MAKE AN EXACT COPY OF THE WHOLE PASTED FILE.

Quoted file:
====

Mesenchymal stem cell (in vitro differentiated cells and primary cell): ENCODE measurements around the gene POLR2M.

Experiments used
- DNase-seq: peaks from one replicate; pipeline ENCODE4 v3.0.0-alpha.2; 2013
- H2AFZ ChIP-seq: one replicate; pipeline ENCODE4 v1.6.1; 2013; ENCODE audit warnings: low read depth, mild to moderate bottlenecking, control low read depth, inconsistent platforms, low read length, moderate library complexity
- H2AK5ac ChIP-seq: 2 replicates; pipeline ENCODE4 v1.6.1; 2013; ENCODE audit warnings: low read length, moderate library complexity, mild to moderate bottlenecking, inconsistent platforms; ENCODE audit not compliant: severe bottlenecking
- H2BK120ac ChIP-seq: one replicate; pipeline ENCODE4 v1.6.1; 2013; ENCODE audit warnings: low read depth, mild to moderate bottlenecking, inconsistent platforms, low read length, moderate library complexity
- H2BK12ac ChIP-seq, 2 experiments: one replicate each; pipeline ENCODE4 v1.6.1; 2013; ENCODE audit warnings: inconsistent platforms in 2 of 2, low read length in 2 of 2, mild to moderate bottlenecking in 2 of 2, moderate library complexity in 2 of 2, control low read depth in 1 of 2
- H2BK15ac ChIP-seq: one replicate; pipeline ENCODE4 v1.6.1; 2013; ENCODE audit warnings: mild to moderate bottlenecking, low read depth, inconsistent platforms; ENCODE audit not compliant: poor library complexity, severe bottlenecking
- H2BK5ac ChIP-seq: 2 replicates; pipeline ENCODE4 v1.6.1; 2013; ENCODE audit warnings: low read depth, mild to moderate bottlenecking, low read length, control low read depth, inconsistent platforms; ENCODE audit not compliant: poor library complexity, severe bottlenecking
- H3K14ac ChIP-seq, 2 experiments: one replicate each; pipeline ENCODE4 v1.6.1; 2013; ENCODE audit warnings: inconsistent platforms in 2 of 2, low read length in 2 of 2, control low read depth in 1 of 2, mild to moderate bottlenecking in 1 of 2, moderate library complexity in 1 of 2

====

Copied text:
Mesenchymal stem cell (in vitro differentiated cells and primary cell): ENCODE measurements around the gene POLR2M.

Experiments used
- DNase-seq: peaks from one replicate; pipeline ENCODE4 v3.0.0-alpha.2; 2013
- H2AFZ ChIP-seq: one replicate; pipeline ENCODE4 v1.6.1; 2013; ENCODE audit warnings: low read depth, mild to moderate bottlenecking, control low read depth, inconsistent platforms, low read length, moderate library complexity
- H2AK5ac ChIP-seq: 2 replicates; pipeline ENCODE4 v1.6.1; 2013; ENCODE audit warnings: low read length, moderate library complexity, mild to moderate bottlenecking, inconsistent platforms; ENCODE audit not compliant: severe bottlenecking
- H2BK120ac ChIP-seq: one replicate; pipeline ENCODE4 v1.6.1; 2013; ENCODE audit warnings: low read depth, mild to moderate bottlenecking, inconsistent platforms, low read length, moderate library complexity
- H2BK12ac ChIP-seq, 2 experiments: one replicate each; pipeline ENCODE4 v1.6.1; 2013; ENCODE audit warnings: inconsistent platforms in 2 of 2, low read length in 2 of 2, mild to moderate bottlenecking in 2 of 2, moderate library complexity in 2 of 2, control low read depth in 1 of 2
- H2BK15ac ChIP-seq: one replicate; pipeline ENCODE4 v1.6.1; 2013; ENCODE audit warnings: mild to moderate bottlenecking, low read depth, inconsistent platforms; ENCODE audit not compliant: poor library complexity, severe bottlenecking
- H2BK5ac ChIP-seq: 2 replicates; pipeline ENCODE4 v1.6.1; 2013; ENCODE audit warnings: low read depth, mild to moderate bottlenecking, low read length, control low read depth, inconsistent platforms; ENCODE audit not compliant: poor library complexity, severe bottlenecking
- H3K14ac ChIP-seq, 2 experiments: one replicate each; pipeline ENCODE4 v1.6.1; 2013; ENCODE audit warnings: inconsistent platforms in 2 of 2, low read length in 2 of 2, control low read depth in 1 of 2, mild to moderate bottlenecking in 1 of 2, moderate library complexity in 1 of 2